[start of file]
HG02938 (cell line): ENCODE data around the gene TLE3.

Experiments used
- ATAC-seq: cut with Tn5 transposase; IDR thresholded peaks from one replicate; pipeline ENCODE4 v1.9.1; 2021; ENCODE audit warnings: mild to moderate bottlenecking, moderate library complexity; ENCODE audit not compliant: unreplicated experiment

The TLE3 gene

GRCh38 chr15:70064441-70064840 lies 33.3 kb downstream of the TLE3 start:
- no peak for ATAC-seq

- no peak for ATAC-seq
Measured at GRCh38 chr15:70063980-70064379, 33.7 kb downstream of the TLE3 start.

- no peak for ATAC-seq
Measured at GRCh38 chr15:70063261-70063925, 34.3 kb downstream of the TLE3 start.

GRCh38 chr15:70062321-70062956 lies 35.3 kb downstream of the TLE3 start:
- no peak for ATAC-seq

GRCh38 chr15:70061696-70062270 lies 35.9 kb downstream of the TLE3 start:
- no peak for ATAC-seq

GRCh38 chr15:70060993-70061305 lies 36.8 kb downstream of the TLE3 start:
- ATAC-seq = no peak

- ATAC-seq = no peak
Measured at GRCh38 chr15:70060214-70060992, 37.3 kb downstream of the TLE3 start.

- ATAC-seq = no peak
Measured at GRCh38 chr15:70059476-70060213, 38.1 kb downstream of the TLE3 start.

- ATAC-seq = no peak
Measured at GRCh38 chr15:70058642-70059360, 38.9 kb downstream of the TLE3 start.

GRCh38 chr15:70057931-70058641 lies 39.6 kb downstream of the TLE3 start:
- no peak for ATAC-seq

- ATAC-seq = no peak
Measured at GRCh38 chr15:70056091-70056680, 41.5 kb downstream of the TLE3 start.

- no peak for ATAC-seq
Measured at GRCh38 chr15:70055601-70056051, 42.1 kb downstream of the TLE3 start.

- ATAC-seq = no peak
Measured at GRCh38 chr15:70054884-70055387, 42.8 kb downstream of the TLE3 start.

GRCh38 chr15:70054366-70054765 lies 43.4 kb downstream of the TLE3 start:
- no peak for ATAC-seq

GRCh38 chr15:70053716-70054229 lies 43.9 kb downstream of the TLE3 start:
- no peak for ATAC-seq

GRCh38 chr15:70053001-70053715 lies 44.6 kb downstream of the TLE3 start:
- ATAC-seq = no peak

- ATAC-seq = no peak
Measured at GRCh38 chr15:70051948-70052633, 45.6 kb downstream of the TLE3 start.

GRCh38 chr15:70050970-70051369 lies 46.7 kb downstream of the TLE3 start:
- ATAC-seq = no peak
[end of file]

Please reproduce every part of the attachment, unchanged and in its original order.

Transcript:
HG02938 (cell line): ENCODE data around the gene TLE3.

Experiments used
- ATAC-seq: cut with Tn5 transposase; IDR thresholded peaks from one replicate; pipeline ENCODE4 v1.9.1; 2021; ENCODE audit warnings: mild to moderate bottlenecking, moderate library complexity; ENCODE audit not compliant: unreplicated experiment

The TLE3 gene

GRCh38 chr15:70064441-70064840 lies 33.3 kb downstream of the TLE3 start:
- no peak for ATAC-seq

- no peak for ATAC-seq
Measured at GRCh38 chr15:70063980-70064379, 33.7 kb downstream of the TLE3 start.

- no peak for ATAC-seq
Measured at GRCh38 chr15:70063261-70063925, 34.3 kb downstream of the TLE3 start.

GRCh38 chr15:70062321-70062956 lies 35.3 kb downstream of the TLE3 start:
- no peak for ATAC-seq

GRCh38 chr15:70061696-70062270 lies 35.9 kb downstream of the TLE3 start:
- no peak for ATAC-seq

GRCh38 chr15:70060993-70061305 lies 36.8 kb downstream of the TLE3 start:
- ATAC-seq = no peak

- ATAC-seq = no peak
Measured at GRCh38 chr15:70060214-70060992, 37.3 kb downstream of the TLE3 start.

- ATAC-seq = no peak
Measured at GRCh38 chr15:70059476-70060213, 38.1 kb downstream of the TLE3 start.

- ATAC-seq = no peak
Measured at GRCh38 chr15:70058642-70059360, 38.9 kb downstream of the TLE3 start.

GRCh38 chr15:70057931-70058641 lies 39.6 kb downstream of the TLE3 start:
- no peak for ATAC-seq

- ATAC-seq = no peak
Measured at GRCh38 chr15:70056091-70056680, 41.5 kb downstream of the TLE3 start.

- no peak for ATAC-seq
Measured at GRCh38 chr15:70055601-70056051, 42.1 kb downstream of the TLE3 start.

- ATAC-seq = no peak
Measured at GRCh38 chr15:70054884-70055387, 42.8 kb downstream of the TLE3 start.

GRCh38 chr15:70054366-70054765 lies 43.4 kb downstream of the TLE3 start:
- no peak for ATAC-seq

GRCh38 chr15:70053716-70054229 lies 43.9 kb downstream of the TLE3 start:
- no peak for ATAC-seq

GRCh38 chr15:70053001-70053715 lies 44.6 kb downstream of the TLE3 start:
- ATAC-seq = no peak

- ATAC-seq = no peak
Measured at GRCh38 chr15:70051948-70052633, 45.6 kb downstream of the TLE3 start.

GRCh38 chr15:70050970-70051369 lies 46.7 kb downstream of the TLE3 start:
- ATAC-seq = no peak